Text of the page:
The main aim of this research was to investigate metacognitive strategies through reading comprehension practice by first year students of engineering departments. The students of four engineering departments were selected as the participants in this research work. The qualitative instrument based on focus group interview was used for collecting data from first year students of four engineering departments to know the perceptions and their needs to develop reading comprehension through metacognitive strategies. The researchers developed interview questions for this study. These questions were validated by two experts of faculty of cognitive science and human development at university Malaysia Sarawak. The researchers obtained permission from the chairmen of four departments at a university in Pakistan. Almost 8 groups consisting of 5 informants in each participated in this research. The data was documented by using audio-tape; NVivo software, version 8 was used to organize data for obtaining main themes of the study. This research generated the most important themes for the interpretation of the results. The study contributed the most promising results which revealed that more than half of these groups used metacognitive strategies in classroom reading practice while less than half of groups did not use strategies and remained poor in reading comprehension. This research suggested administrators, teachers, and curriculum designers to design and implement reading comprehension courses and syllabus for first year engineering students.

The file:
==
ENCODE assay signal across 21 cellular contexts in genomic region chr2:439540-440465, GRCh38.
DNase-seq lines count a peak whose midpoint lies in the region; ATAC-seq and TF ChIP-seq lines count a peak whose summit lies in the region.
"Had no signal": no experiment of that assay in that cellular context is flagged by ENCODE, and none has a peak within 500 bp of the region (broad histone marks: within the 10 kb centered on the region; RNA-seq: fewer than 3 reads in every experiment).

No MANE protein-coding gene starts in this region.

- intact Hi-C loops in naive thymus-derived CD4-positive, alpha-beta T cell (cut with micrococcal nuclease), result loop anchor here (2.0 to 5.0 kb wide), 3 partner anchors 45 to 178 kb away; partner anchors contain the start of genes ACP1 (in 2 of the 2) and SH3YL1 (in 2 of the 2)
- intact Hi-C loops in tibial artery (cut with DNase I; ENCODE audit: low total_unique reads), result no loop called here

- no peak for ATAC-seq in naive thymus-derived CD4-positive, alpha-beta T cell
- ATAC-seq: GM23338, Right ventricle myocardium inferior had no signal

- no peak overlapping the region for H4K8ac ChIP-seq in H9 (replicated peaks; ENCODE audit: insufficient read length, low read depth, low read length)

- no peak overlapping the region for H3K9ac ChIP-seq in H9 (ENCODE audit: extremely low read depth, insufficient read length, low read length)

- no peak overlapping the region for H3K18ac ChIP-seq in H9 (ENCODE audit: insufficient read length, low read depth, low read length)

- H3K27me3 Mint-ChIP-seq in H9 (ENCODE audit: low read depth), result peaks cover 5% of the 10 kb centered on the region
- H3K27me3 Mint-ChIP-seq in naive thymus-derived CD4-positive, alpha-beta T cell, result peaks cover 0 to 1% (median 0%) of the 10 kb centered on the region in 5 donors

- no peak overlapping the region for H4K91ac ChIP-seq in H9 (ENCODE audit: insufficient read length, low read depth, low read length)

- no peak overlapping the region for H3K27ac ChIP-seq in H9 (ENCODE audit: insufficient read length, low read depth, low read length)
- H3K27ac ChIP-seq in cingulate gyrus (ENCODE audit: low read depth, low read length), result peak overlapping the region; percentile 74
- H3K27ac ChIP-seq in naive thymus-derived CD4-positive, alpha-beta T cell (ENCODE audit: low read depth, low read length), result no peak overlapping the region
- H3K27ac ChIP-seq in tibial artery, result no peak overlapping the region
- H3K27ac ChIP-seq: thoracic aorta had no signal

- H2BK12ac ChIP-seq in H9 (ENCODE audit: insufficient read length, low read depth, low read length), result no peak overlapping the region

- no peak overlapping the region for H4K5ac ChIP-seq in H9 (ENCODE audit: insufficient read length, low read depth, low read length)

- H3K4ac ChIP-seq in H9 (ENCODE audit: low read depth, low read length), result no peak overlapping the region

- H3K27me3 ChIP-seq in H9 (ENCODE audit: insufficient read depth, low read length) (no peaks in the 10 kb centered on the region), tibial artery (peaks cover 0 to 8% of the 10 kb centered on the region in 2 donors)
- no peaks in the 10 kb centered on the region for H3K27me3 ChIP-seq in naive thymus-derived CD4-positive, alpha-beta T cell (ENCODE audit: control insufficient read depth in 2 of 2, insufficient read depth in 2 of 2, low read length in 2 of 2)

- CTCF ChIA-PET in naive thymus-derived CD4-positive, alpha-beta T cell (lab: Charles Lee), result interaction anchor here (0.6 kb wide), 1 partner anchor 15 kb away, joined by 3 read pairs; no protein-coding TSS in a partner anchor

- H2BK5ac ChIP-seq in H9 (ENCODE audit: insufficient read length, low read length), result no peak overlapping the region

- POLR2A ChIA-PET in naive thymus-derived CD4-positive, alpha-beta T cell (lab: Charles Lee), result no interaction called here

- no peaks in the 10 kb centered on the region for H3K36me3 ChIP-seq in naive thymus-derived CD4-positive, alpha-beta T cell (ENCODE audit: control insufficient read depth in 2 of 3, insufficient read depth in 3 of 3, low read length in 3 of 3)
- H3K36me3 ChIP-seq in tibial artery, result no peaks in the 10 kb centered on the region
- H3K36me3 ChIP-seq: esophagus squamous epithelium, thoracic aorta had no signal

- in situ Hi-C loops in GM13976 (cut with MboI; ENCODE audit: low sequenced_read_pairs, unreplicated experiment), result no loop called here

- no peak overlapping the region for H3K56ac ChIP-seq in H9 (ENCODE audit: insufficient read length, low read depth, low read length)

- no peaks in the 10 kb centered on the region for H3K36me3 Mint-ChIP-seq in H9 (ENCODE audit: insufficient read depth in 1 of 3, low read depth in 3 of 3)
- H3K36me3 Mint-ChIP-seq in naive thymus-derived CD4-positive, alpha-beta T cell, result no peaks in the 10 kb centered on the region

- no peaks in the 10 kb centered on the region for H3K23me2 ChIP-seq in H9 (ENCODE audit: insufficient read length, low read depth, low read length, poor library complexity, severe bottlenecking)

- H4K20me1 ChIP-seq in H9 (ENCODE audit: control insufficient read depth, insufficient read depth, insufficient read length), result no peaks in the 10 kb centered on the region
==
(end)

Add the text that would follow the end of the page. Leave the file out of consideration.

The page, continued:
Phonetics and phonology are very interesting areas of Linguistics, and are interrelated. They are based on the human speech system, speech perception, native speakers’ intuition, and vocalic and consonantal systems of languages spoken in this world. There are more than six thousand languages spoken in the world. Every language has its own phonemic inventory, sound system, and phonological and phonetic rules that differ from other languages; most even have distinct orthographic systems. While languages spoken in developed countries are well-studied, those spoken in underdeveloped countries are not. There is a great need to examine them using a scientific approach. These under-studied languages need to be documented scientifically using advanced technological instruments to bring objective results, and linguistics itself provides the scientific basis for the study of a language. Most research studies to date have also been carried out with reference to old or existing written literature in poetry and drama. In the current era of research, scholars are looking for objective scientific approaches, e.g., experimental and instrumental studies that include acoustic research on the sound systems of less privileged languages spoken locally in developing countries. In this context, Sindhi is an example of this phenomenon, and un-researched with reference to syllable structure and the exponents of lexical stress patterns.